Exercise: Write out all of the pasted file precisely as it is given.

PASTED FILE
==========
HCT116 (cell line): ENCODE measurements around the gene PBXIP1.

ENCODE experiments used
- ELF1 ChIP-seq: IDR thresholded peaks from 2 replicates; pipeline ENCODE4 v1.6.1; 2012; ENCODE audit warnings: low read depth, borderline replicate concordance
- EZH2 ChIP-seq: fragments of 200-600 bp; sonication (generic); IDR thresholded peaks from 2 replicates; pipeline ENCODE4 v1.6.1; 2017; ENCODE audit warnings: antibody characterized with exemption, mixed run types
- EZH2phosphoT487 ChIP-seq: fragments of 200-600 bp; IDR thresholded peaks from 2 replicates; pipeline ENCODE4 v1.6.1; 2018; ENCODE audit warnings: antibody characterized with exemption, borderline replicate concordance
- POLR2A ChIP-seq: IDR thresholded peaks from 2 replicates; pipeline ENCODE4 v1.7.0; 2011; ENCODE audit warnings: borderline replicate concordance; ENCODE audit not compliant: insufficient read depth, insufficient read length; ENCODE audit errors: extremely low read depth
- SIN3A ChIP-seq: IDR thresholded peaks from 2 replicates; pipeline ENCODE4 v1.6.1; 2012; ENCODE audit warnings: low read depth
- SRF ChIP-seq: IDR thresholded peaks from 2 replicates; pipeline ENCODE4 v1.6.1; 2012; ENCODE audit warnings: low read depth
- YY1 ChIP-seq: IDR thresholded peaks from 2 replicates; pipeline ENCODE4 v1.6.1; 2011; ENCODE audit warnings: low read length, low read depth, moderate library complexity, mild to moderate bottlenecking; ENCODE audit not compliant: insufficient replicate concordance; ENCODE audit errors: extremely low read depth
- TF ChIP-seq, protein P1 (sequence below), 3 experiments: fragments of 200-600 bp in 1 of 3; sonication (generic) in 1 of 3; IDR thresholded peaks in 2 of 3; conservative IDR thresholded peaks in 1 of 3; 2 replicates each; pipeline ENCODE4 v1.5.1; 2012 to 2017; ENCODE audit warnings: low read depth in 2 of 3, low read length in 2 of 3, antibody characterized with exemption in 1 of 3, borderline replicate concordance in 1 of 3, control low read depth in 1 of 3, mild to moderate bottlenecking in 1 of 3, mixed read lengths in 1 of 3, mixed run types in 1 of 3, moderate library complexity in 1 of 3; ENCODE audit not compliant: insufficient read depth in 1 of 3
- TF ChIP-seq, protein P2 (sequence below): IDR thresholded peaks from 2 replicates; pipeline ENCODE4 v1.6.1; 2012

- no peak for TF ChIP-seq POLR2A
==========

HCT116 (cell line): ENCODE measurements around the gene PBXIP1.

ENCODE experiments used
- ELF1 ChIP-seq: IDR thresholded peaks from 2 replicates; pipeline ENCODE4 v1.6.1; 2012; ENCODE audit warnings: low read depth, borderline replicate concordance
- EZH2 ChIP-seq: fragments of 200-600 bp; sonication (generic); IDR thresholded peaks from 2 replicates; pipeline ENCODE4 v1.6.1; 2017; ENCODE audit warnings: antibody characterized with exemption, mixed run types
- EZH2phosphoT487 ChIP-seq: fragments of 200-600 bp; IDR thresholded peaks from 2 replicates; pipeline ENCODE4 v1.6.1; 2018; ENCODE audit warnings: antibody characterized with exemption, borderline replicate concordance
- POLR2A ChIP-seq: IDR thresholded peaks from 2 replicates; pipeline ENCODE4 v1.7.0; 2011; ENCODE audit warnings: borderline replicate concordance; ENCODE audit not compliant: insufficient read depth, insufficient read length; ENCODE audit errors: extremely low read depth
- SIN3A ChIP-seq: IDR thresholded peaks from 2 replicates; pipeline ENCODE4 v1.6.1; 2012; ENCODE audit warnings: low read depth
- SRF ChIP-seq: IDR thresholded peaks from 2 replicates; pipeline ENCODE4 v1.6.1; 2012; ENCODE audit warnings: low read depth
- YY1 ChIP-seq: IDR thresholded peaks from 2 replicates; pipeline ENCODE4 v1.6.1; 2011; ENCODE audit warnings: low read length, low read depth, moderate library complexity, mild to moderate bottlenecking; ENCODE audit not compliant: insufficient replicate concordance; ENCODE audit errors: extremely low read depth
- TF ChIP-seq, protein P1 (sequence below), 3 experiments: fragments of 200-600 bp in 1 of 3; sonication (generic) in 1 of 3; IDR thresholded peaks in 2 of 3; conservative IDR thresholded peaks in 1 of 3; 2 replicates each; pipeline ENCODE4 v1.5.1; 2012 to 2017; ENCODE audit warnings: low read depth in 2 of 3, low read length in 2 of 3, antibody characterized with exemption in 1 of 3, borderline replicate concordance in 1 of 3, control low read depth in 1 of 3, mild to moderate bottlenecking in 1 of 3, mixed read lengths in 1 of 3, mixed run types in 1 of 3, moderate library complexity in 1 of 3; ENCODE audit not compliant: insufficient read depth in 1 of 3
- TF ChIP-seq, protein P2 (sequence below): IDR thresholded peaks from 2 replicates; pipeline ENCODE4 v1.6.1; 2012

- no peak for TF ChIP-seq POLR2A